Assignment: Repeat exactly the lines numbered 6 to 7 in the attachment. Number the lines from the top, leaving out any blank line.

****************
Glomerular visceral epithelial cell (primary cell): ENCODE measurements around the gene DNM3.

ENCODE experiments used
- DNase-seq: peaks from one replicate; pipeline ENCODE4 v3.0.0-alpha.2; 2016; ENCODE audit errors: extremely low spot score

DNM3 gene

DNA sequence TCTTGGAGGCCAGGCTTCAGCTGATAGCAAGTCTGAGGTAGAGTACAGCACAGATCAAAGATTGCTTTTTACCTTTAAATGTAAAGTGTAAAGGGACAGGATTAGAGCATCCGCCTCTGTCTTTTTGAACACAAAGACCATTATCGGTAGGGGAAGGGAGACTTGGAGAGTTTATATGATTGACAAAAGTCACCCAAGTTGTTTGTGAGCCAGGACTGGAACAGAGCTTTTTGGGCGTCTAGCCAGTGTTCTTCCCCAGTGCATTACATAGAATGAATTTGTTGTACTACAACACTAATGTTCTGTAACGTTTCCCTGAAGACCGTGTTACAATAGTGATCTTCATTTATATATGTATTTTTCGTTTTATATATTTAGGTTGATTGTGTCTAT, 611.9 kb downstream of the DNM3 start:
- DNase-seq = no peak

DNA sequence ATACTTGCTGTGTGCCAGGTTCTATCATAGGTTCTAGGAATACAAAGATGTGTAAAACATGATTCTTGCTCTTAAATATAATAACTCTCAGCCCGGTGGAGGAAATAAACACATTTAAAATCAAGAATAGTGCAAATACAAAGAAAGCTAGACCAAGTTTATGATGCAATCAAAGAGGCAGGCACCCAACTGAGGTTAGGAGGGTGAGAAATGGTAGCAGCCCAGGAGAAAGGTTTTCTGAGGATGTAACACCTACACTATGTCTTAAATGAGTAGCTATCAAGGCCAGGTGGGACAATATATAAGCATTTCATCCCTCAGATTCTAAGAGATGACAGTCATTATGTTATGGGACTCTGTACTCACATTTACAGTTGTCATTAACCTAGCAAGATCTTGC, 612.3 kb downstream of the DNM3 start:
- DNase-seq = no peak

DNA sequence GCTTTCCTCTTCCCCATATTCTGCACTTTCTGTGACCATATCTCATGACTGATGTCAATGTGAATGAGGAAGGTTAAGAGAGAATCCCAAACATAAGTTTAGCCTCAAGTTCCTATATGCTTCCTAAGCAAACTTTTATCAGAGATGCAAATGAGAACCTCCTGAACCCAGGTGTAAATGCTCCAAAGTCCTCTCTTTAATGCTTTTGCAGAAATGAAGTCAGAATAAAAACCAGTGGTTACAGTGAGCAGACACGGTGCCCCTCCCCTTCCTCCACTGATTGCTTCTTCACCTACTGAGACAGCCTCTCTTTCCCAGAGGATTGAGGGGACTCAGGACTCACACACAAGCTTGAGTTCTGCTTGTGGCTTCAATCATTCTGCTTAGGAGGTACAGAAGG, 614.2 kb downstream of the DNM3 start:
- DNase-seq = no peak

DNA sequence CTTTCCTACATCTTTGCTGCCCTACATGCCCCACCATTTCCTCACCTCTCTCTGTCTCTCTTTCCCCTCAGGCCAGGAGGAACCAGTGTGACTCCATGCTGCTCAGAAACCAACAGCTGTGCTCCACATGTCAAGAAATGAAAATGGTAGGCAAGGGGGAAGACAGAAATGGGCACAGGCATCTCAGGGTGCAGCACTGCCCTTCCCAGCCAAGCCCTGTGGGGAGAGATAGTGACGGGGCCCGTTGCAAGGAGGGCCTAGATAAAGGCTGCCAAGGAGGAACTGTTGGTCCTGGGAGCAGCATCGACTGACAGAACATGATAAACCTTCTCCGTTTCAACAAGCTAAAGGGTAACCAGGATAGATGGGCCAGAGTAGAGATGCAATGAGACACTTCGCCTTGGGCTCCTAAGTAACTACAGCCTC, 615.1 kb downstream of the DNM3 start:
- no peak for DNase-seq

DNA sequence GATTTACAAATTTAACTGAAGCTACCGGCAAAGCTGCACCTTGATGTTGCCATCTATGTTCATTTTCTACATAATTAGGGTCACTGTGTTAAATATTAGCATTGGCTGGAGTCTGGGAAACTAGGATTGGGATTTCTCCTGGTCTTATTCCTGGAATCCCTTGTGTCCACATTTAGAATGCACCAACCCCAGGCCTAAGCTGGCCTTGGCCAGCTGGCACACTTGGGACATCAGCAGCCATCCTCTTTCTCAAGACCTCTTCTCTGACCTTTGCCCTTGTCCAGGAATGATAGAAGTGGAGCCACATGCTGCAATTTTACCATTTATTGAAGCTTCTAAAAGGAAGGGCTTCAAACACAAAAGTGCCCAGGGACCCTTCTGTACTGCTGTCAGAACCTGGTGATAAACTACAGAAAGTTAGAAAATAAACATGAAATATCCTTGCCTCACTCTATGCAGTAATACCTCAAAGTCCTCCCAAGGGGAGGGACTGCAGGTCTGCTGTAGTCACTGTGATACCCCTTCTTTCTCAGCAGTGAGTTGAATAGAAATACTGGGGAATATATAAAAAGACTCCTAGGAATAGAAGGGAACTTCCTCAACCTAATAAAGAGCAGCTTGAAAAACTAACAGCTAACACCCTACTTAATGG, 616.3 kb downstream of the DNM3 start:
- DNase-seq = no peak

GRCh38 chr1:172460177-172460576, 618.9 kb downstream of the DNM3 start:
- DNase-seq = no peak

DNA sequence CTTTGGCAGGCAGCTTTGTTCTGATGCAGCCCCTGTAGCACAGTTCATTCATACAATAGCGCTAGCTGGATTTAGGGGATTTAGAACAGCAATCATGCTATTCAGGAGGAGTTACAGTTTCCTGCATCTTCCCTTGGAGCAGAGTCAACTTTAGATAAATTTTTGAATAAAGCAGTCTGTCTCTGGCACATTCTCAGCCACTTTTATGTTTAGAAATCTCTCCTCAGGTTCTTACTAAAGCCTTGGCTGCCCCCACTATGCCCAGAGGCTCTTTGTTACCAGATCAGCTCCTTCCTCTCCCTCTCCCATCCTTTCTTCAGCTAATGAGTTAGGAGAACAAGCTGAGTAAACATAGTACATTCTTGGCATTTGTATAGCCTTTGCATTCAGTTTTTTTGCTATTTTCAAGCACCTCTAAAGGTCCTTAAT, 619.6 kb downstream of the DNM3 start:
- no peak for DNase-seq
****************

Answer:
- DNase-seq = no peak

DNA sequence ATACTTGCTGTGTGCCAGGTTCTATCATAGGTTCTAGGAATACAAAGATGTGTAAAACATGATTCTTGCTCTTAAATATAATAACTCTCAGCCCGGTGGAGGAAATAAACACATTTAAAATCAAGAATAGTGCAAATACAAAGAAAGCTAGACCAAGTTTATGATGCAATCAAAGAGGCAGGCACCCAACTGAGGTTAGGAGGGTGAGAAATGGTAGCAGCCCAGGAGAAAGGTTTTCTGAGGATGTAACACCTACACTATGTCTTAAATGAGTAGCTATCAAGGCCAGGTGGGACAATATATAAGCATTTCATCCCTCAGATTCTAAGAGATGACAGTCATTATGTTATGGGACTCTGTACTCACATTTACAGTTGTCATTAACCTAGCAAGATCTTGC, 612.3 kb downstream of the DNM3 start: